Arts + Culture

Tagore's Is 'That Bar' For Cape Town

Tagore's is 'that bar' for Cape Town — a low-lit, smoky urban meeting place for edgy artists.


You know that low-lit, smoky bar? The favorite late night haunt of the city’s jazz cats — the cozy, steaming, pumping home of intimate shows where you could lick the sweat off the lead singer you’re so close, booties bouncing, bodies bumpin' until tomorrow — where Monk, or Fela, or SatchMo will be piped through the stereo while you nurse a hangover at 4pm with a double whiskey on the rocks.

You know this bar. The catalytic urban meeting place for edgy artists. A genre of its own. From existentialist Paris to trendy Tokyo, communist Cuba to the golden promise of Johannesburg, in all the thriving cities of the world, you will find this bar. In your city it'll have a different name, and there might be more than one, in more than one part of town.

In Cape Town, that low-lit, smoky bar is Tagore’s. Although it claims universality as a creative melting pot, Tagore’s is unequivocally Cape Town. From the quintessentially Observatory-style wood floor high ceiling house-bar, complete with somewhat regal furniture and fixings, to Brenda Fassie and Steve Biko on the massive outdoor mural depicting Cape Town’s and South Africa’s greatest heroes in politics and music. Yes, you know you’re in the Mother City when you’re here.

Like everything in life, Tagore’s has transformed over the years. I remember when the building kept changing hands every few months. Now a bar, now a restaurant, now a cafe. And I also remember when it stopped changing hands. The face of an Indian man was painted in two places, and beautiful poetry decked the red walls of the cosy bar. I learned that the man was Rabindranath Tagore — poet, writer, artist, musician and Nobel Prize Winner, largely responsible for exposing British audiences to Indian music, art and culture. A fitting ambassador for our pulsating, buzzing watering hole.

Located in Observatory, a hip, international neighborhood of Cape Town’s southern suburbs, Tagore’s hosts a dynamic mix of locals and foreigners. The locals are almost all regulars, and musicians, who you’ll know by name if you go every night for a week. The foreign barflies are usually young, bohemian travelers from all over the world who choose to live in Observatory for its cheap rent, artistic flavor, and central location. This melting pot practically guarantees good conversation, and if there’s live music when you stop by, you’re in for a great treat. Under the gaze of South Africa’s great artists and thinkers on the mural outside, local musicians ply their trade. Cape Town’s freshest young musicians live, breathe and create here — the likes of jazz pianist Bokani Dyer, bassist Shane Cooper, and trumpeter Mandla Mlangeni, all of whose shows you should try to see when in Cape Town.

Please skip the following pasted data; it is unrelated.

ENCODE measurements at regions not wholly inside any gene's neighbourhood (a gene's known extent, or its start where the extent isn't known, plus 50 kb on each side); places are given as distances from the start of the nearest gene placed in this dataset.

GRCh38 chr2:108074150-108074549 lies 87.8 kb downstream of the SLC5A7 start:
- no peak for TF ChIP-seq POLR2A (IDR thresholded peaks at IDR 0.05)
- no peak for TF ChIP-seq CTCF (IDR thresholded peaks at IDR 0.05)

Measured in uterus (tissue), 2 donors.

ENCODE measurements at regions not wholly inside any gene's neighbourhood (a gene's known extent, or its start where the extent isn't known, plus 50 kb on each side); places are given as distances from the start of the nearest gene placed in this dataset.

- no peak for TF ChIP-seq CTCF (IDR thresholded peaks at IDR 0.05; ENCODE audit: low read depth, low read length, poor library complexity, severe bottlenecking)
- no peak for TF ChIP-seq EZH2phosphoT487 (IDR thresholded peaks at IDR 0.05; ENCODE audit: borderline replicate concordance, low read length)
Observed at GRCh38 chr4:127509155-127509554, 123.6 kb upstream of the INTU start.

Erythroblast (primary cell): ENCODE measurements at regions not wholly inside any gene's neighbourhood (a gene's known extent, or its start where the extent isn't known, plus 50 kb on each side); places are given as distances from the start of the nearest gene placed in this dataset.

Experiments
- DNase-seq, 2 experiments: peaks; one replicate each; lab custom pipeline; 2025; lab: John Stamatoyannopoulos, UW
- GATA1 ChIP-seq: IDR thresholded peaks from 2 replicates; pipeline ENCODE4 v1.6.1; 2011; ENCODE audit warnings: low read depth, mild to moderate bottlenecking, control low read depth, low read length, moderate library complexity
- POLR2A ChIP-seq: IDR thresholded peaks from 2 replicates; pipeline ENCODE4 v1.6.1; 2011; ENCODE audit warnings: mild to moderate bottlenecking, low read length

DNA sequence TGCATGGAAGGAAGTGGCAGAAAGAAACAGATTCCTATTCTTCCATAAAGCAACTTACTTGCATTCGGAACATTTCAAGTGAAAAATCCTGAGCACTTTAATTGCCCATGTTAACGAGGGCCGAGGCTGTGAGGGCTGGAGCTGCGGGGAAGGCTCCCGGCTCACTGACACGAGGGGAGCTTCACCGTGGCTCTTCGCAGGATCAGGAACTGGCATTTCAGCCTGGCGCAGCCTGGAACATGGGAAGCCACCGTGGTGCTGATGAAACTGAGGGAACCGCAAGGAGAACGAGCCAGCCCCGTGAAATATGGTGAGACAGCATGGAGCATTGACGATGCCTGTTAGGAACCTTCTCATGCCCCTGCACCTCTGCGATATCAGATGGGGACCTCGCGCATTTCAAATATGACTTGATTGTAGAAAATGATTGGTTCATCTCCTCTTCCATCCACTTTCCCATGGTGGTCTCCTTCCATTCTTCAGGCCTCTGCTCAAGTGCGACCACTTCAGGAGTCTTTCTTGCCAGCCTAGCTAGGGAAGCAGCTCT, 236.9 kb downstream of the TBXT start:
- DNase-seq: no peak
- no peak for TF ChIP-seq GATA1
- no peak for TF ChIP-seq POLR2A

So when you walk into Tagore’s in the late afternoon, you’ll be greeted (or grunted at) by Leroy, a local cornerstone and part parcel of the bar. His dark locks and beard, tinged with grey now, are lit dimly by the row of lamps, hanging above the bar, dripping with old fashioned colonial tassels. He is an interesting man, a Jamaican who grew up in London, spending much of his life as a journalist in the fight against Apartheid. A young local jazz musician sips slowly on a beer while discussing his girl troubles with Leroy. You'll order a drink, fix your hair in the mirror and glide through the arch on your right. The small stage waits and the spirits of last night’s show linger in the air. You'll turn to your left to climb a very thin, very steep wooden staircase to the lounges upstairs, and you wait on a couch in a red room for your friend to arrive. The music’s gentle and you feel like something magical is about to happen. Maybe you’ll get dinner next door at Cafe Ganesh and make it back for the show to see one of South Africa’s cutting-edge musical outfits — the only kind of music you’ll find at Tagore’s.

But, here’s the catch: you might have to swing by very soon. Tagore’s is facing closure unless they can come up with the cash to buy the building and go into 2014 with a full musical program. Find out details on the campaign to save Tagore's below and watch filmmaker Sara C.F. de Gouveia's short documentary featuring Cape Town jazz greats share love for "church" above.

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Yesterday, Okay Space hosted a discussion between UN luminaries Ahunna Eziakonwa, Mohamed Yahya and OkayAfrica CEO, Abiola Oke about the new UNDP report, Scaling Fences: Voices of Irregular African Migrants to Europe. The report examines young Africans who are leaving their homes to make the dangerous journey to Europe for economic opportunities—not solely for asylum or to escape persecution. The evening was both enlightening and sobering, and the main findings may be a little different than what you might expect.

Immigration to Europe from Africa is roughly 90 percent lower than what it was in 2015.

In 2015, slightly over 1 million Africans left for Europe. In 2018, it was just over 100,000. However, the percentage of those who drown on the journey has increased. In 2015, it was 1.6 percent of that million, while it grew to 2 percent in 2018. Meaning just over 2,000 people died enroute in 2018 alone. It is a disturbing factor that, four years on, more people are dying proportionately than when the large migrations began.